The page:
Zion National Park

Gobsmacked again.  How can Utah have so many spectacular spots that are so different from each other in such a small area?

Zion 01

We came in the eastern side of the park and our first sight was Checkerboard Mesa.  Zion National Park is formed out of sandstone that was result of enormous sand dunes from a couple hundred million years ago.  The horizontal lines come from the original cross-bedded sand dunes.  It’s less clear where the vertical lines came from but they are probably stress fractures of some kind.

Zion 07

The first couple of miles there were sandstone domes and cliff walls everywhere.  When you looked closely at the sandstone you could see it was made of thin layers, some less than an inch in width.

Zion 03You then drive through first a short tunnel and then a real long one (1.1 miles).  When you come out of the tunnel, you find yourself in the main canyon of the park.  Photos don’t do it justice because the walls of the cliffs are a couple thousand feet tall.

Zion 02

You then drive through a series of switchbacks that I would never want to drive our motor home on.  There are tour buses that come this way frequently but even if they can do it that doesn’t mean I’d want to try.  On the first switchback, however, you are greeted with Zion Arch which is hundreds of feet high and wide.

Zion 04

 

If you are looking for a place to make you feel insignificant, this is it.  The canyon walls are so tall and yet the valley floor is wide that you feel very small inside of it.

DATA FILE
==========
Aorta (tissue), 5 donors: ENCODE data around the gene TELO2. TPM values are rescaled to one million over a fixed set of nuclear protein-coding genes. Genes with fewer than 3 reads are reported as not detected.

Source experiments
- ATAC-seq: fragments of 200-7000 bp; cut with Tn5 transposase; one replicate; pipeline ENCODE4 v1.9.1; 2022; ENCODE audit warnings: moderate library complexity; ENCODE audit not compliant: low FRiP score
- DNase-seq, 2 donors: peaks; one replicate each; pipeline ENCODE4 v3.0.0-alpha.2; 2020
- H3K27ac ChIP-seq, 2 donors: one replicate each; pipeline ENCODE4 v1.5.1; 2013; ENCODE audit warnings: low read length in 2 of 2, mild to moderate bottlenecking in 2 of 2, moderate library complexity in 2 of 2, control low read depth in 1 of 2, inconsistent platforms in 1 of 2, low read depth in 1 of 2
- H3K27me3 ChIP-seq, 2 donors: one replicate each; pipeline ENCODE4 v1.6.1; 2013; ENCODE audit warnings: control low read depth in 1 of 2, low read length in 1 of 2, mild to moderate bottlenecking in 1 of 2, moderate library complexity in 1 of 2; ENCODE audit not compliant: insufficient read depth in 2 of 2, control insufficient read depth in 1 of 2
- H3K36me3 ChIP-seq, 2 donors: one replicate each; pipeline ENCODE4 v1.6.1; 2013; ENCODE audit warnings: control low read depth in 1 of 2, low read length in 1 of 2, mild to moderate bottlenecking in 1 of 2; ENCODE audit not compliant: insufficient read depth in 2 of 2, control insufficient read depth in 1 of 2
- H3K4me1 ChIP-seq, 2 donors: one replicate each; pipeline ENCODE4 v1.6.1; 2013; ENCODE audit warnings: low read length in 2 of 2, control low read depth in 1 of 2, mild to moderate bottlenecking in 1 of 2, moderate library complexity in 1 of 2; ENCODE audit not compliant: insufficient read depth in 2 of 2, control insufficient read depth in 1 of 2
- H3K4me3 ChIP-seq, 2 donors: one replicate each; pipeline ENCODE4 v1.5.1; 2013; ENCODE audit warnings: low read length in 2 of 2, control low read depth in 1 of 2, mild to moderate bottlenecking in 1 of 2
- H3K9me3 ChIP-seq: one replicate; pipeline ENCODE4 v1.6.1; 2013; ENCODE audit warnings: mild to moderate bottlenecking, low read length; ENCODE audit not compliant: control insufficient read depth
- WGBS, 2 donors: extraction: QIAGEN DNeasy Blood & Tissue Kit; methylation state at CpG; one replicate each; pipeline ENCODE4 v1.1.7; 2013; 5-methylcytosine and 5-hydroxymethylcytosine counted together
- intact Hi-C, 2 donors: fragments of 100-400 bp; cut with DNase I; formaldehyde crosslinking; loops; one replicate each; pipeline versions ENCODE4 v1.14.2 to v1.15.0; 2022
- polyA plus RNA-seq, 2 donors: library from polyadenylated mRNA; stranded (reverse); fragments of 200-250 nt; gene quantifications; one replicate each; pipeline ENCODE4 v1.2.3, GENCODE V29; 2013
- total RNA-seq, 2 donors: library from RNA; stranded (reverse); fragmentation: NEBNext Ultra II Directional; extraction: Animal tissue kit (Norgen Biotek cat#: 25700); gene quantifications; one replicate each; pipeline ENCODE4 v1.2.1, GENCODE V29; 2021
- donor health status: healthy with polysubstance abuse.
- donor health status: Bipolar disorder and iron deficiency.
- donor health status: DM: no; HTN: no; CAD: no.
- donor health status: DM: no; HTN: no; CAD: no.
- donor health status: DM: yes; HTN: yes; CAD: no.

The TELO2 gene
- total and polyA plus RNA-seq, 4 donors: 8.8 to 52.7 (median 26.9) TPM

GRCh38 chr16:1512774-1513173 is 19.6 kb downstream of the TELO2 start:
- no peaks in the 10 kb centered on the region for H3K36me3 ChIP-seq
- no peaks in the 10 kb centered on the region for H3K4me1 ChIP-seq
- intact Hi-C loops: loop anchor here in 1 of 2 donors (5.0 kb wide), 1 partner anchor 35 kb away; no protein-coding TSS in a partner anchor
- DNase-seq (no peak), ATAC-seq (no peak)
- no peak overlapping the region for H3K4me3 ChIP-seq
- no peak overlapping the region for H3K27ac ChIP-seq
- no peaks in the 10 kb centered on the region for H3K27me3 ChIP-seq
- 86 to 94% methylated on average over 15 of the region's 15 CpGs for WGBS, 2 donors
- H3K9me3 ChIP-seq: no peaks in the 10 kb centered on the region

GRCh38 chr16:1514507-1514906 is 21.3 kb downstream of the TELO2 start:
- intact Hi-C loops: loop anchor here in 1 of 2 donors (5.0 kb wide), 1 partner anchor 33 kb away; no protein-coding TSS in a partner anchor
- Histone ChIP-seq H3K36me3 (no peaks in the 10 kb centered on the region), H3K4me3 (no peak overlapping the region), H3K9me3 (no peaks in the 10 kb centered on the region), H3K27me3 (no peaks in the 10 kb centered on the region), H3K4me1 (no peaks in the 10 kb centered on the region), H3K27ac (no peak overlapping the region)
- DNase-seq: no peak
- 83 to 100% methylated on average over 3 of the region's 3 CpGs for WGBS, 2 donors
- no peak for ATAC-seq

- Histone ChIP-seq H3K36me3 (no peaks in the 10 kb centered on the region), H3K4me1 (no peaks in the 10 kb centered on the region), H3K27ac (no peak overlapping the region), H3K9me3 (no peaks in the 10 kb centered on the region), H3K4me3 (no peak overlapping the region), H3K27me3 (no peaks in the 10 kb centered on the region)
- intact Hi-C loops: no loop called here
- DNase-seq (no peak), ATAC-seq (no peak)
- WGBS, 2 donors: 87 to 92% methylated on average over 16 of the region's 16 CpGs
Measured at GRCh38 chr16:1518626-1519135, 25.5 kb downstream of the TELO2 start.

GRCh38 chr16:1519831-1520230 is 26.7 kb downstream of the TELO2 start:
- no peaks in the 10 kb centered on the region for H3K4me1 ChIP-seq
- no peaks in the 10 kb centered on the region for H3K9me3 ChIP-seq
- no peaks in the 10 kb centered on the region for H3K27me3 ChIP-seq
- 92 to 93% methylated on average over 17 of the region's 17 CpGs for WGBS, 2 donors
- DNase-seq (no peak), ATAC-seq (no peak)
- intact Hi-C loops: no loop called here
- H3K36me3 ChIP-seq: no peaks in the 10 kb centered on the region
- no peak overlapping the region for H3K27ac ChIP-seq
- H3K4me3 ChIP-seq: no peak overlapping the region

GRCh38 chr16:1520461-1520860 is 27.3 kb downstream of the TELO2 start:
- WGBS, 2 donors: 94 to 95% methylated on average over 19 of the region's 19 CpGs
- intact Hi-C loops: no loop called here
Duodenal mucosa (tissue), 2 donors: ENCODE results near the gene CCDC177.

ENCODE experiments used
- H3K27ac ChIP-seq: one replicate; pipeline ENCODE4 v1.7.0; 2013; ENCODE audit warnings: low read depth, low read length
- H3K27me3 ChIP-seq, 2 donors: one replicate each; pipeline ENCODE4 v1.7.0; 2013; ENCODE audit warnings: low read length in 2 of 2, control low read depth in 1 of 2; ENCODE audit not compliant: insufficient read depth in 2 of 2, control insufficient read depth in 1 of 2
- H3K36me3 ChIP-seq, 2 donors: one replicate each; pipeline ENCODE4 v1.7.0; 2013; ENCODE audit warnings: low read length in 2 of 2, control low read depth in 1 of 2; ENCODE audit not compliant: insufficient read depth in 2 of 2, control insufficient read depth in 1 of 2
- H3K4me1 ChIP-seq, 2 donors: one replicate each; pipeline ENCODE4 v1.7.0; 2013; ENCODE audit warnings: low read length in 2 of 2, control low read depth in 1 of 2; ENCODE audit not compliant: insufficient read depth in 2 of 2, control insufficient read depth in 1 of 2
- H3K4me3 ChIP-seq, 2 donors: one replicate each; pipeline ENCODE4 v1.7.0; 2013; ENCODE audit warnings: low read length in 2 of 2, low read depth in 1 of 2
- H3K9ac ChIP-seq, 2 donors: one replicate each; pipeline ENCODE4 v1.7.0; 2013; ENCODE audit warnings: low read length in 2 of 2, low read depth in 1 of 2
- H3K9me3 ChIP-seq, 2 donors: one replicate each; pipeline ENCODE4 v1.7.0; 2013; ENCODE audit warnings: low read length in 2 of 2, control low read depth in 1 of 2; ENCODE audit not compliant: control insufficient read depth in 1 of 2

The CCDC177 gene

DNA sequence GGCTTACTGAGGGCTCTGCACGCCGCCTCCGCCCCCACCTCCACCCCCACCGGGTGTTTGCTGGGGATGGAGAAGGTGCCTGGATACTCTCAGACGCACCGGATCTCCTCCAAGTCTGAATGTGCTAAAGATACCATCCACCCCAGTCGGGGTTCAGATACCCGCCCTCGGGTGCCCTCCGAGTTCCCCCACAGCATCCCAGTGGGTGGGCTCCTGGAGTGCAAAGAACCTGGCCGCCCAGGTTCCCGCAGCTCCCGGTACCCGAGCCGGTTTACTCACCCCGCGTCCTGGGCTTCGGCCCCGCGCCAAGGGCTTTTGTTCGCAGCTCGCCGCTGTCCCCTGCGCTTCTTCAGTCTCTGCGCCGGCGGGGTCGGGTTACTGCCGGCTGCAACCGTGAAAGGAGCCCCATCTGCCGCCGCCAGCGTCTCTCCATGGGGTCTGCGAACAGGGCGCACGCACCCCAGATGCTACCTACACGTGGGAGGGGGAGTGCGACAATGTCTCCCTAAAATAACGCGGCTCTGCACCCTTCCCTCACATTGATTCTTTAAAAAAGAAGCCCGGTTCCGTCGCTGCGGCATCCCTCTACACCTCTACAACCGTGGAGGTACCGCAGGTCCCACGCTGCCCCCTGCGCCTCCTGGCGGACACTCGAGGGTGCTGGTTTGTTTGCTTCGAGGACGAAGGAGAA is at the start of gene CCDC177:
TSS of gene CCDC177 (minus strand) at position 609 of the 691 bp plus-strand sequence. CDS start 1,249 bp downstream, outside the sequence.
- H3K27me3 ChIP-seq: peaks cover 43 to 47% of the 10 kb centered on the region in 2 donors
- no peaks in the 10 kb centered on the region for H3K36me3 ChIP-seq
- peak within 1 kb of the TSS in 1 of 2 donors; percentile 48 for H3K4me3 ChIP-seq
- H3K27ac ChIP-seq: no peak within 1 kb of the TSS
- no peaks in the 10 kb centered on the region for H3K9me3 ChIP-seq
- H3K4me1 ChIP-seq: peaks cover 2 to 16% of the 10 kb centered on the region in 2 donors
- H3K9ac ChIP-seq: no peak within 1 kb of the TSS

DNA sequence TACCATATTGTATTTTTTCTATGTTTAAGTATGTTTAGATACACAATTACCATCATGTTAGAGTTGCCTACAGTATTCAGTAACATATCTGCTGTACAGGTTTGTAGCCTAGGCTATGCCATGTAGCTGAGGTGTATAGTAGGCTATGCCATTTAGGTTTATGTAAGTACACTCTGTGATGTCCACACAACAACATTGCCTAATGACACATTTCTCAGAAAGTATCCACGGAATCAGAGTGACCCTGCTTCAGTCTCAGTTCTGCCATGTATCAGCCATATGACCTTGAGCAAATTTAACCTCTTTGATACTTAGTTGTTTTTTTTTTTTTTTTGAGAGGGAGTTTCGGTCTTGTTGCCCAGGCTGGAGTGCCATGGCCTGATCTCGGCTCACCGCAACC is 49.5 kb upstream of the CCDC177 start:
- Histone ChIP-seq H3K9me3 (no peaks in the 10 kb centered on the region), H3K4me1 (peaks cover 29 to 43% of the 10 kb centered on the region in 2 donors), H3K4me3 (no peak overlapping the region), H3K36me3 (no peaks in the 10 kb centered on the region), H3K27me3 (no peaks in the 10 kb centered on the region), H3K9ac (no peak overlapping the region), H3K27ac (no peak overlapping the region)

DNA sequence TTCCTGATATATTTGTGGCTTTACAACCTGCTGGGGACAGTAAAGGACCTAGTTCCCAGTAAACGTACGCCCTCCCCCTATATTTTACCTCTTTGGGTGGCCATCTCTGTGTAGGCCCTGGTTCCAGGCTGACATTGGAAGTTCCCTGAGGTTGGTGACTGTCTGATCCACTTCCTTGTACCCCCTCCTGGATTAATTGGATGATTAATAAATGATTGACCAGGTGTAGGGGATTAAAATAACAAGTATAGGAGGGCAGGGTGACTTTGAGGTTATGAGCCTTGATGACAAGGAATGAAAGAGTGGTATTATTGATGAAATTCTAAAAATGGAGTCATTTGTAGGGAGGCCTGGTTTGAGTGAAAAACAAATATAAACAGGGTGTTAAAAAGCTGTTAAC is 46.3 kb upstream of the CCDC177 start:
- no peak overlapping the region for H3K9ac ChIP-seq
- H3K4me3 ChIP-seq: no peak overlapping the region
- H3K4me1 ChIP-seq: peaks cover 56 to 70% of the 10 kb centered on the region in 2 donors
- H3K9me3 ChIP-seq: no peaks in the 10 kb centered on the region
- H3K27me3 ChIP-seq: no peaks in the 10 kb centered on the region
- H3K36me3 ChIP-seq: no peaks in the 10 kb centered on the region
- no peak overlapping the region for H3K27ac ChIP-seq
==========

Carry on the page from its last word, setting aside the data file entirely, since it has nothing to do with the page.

There is a scenic drive up the main canyon but you aren’t allowed to drive your car and have to take a shuttle bus.  All of the shuttles are handicap accessible with a wheelchair lift built in.  Zion 05

 

We took a ride up the the Temple of the Sinawava, which was the highest point.  There was a paved path there that goes further up the canyon, and I was able to get Susan almost to the end.  It was in the 90’s inside of the park but the weather report we’d seen in the morning had said it would be in the 70’s so we had dressed accordingly.  It the path finally got too steep and we both got too hot, so we turned around and headed back down.

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As I said, photos just can’t do it justice to its incredibly grand scale.  Very magnificent.

We’d give Zion an A for handicap accessibility.  The shuttle buses were eminently wheelchair accessible and all of the drivers were very nice.  The handicap bathrooms were large and it was easy to get in and out.  We’ve also never seen a park with so many handicap parking spots.  We had no trouble finding one and despite the parking lot being mostly full there were still a number of them available.

 

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